‘1,000’ UCL students queued up for only 300 vaccines at the Bloomsbury Clinic
‘It’s honestly difficult to believe that UCL would make such a gross estimation error’
On Saturday 5th June the Bloomsbury Clinic offered UCL Students a free Pfizer Covid-19 vaccination at their clinic. An estimated 1,000 students showed up just to find out that the clinic reportedly only had 300 vaccines available.
In UCL’s original announcement to students, the number of available vaccines was not specified. UCL did later add to their announcement that the vaccination would be offered “on a first come, first served basis” and recommended that students “arrive early, as only a limited number of vaccinations are available on the day.”
The majority of students who queued up outside the Bloomsbury Clinic in hopes of being vaccinated were turned away. One student who was turned away after arriving at 9:30am and queuing “for over three hours” told The Tab that it “feels ridiculous that this was published to the whole of UCL with such a small amount of doses available – the lack of information and organisation as time went on made it a pretty stressful and disappointing situation.”
The lack of clarity provided by UCL has frustrated many, as the university “set completely unrealistic expectations” by “announcing this to over 40,000 students and claiming the vaccinations will go on for four hours” making it seem as though it was going to be a large-scale event.
A lack of organisation was also highlighted by many students, with reports of queue cutting, overcrowding and “the police coming in and out” of the building, appearing “annoyed about how many people” were there.
Many students were confused as to how the clinic “could’ve estimated the vaccinations would run from 12.00 to 4.00pm” and then run out so early on.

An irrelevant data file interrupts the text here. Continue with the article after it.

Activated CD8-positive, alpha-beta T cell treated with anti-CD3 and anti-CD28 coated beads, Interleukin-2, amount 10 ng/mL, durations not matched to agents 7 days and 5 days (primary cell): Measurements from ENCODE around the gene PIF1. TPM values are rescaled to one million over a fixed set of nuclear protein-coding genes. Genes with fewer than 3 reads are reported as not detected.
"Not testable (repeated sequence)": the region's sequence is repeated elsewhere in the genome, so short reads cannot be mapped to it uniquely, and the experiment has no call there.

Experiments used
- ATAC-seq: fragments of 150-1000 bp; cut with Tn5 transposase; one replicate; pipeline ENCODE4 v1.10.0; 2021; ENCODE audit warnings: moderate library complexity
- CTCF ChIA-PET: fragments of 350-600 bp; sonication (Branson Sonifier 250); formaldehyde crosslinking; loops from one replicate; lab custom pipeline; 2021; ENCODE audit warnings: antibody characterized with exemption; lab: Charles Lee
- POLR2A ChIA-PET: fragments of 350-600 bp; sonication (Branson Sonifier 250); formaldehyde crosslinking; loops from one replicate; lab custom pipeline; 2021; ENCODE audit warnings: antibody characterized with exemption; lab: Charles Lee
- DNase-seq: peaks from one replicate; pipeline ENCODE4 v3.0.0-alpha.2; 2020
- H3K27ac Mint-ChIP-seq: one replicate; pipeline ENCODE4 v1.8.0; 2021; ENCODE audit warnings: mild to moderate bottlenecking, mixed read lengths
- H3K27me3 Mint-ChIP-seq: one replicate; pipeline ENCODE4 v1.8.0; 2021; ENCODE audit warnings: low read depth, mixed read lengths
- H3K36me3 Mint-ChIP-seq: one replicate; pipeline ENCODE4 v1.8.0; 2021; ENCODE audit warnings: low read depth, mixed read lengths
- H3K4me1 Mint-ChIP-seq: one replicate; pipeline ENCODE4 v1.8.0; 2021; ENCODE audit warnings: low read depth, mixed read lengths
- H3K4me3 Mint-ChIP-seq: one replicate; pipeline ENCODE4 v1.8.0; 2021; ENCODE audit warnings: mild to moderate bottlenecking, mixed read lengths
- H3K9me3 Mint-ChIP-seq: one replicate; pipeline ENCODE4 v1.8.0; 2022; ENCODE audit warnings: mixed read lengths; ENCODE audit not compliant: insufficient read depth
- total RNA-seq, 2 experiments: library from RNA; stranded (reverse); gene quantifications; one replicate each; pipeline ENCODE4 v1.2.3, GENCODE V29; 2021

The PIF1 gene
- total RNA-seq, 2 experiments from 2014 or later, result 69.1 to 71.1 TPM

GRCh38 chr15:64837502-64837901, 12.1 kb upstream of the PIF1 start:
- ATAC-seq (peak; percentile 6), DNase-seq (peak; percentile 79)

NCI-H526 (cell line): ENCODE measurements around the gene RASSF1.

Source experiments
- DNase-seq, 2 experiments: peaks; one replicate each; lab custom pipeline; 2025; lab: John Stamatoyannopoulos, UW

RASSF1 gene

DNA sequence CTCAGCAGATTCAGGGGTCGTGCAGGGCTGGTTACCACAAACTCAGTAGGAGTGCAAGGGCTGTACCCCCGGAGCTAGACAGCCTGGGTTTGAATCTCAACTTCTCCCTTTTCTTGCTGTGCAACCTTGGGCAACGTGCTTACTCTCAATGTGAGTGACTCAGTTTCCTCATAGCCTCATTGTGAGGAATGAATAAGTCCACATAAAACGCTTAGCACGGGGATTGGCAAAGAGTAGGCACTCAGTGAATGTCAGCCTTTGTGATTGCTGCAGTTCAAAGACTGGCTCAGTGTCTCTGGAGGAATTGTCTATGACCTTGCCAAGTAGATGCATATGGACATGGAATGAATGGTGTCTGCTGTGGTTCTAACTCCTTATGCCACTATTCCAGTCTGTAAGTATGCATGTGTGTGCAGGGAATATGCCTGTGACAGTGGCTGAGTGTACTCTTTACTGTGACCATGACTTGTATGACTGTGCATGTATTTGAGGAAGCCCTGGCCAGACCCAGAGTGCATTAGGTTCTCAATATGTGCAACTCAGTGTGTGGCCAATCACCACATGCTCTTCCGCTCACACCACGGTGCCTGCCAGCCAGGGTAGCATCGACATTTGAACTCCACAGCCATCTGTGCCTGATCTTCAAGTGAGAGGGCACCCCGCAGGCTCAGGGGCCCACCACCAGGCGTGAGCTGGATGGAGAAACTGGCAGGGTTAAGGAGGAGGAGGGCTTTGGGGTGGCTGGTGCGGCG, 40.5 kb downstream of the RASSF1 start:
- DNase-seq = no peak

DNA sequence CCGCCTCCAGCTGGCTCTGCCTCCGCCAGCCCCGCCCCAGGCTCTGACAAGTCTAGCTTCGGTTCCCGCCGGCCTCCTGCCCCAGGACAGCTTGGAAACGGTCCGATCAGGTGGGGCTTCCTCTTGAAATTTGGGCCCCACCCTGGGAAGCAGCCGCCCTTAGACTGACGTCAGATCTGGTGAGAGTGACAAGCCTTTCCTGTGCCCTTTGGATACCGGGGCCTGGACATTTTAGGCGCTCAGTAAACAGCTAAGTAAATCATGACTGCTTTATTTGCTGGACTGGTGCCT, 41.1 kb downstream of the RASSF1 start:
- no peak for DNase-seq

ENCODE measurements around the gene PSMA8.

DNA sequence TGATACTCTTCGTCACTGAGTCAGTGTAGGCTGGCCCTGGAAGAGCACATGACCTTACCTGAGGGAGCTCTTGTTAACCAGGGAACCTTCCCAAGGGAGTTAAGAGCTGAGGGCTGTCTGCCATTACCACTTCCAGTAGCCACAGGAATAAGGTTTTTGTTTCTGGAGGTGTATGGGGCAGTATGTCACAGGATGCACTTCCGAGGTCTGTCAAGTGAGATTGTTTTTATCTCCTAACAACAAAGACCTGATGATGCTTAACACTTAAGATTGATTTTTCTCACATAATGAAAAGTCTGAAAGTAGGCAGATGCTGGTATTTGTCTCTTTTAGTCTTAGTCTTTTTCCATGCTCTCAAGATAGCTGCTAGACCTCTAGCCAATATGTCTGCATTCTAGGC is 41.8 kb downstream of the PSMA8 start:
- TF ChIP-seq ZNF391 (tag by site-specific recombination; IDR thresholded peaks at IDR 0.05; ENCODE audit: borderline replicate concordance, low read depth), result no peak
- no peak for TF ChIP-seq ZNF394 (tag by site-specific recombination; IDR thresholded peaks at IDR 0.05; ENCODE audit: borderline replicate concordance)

Student Lilac said: “There were quite a few journalists on site too, who were there before noon, but they had all disappeared by the time we were all turned away. The pictures of us taken during the queue are on The Telegraph; they’ve made it seem like such a massive event when in reality almost everyone in those pictures got turned away.
“Honestly I find it hard to believe that it was just an accident. I just don’t get how you can promise that the vaccinations will go on for that long and then run out 30 minutes in. I can’t help but feel like they made it into such a big event for publicity when in reality they knew they only had a handful of doses available.”
Nadine, another UCL student, joined the queue at 9.00am and received the 220th vaccination ticket. According to Nadine, there was a lot of confusion when she arrived “because intercollegiate students and UCL students had received different emails and were therefore unsure whether to queue separately.
“There were no volunteers monitoring the queue so it was completely up to the students to figure out how to effectively loop it round the area. This led to the end of the queue constantly getting confused with the start of the queue” and some people who had just arrived went straight to the beginning.
“No information about the number of vaccines was given and when I asked how many were left to inform people behind us, I was told people could sneak forward if they really wanted it and that they couldn’t give an exact number. I was then given a ticket to come back at 2.00pm along with over 100 other students and queue for a further two hours, as those registered with the GP had priority.”
Like many students, Nadine noted that the clinic was “managed really ineffectively”, leading to “many students missing out on a ticket after being skipped due to issues within the queue, and also not being told the number of vaccines or how realistic their chances were.”
UCL only announced that the vaccination clinic at The Bloomsbury Surgery was at capacity around 3.00pm, over two hours after students began to be sent away.
The Tab London reached out to UCL for comment on the situation. UCL re-shared their announcement of the availability of vaccines, and said: “We’re proud of our students and their commitment to protecting themselves and others by getting a Covid vaccination.
“This opportunity was offered to us by the NHS and we promoted it in good faith. We made it very clear that vaccinations were available on a first come, first served basis.
“The day was good humoured and well marshalled, with students showing tremendous support for each other for getting vaccinated.
“We are grateful to the Bloomsbury Surgery who are now looking at opportunities to accommodate more students to be vaccinated in the coming weeks.”
Clearly, a lot of students were left feeling disappointed and misinformed after the events of Saturday. Young people want to be vaccinated, and are willing to queue for hours in the sun to get one.
The Tab London will continue to report on upcoming vaccination clinics and opportunities for students to receive their vaccine early.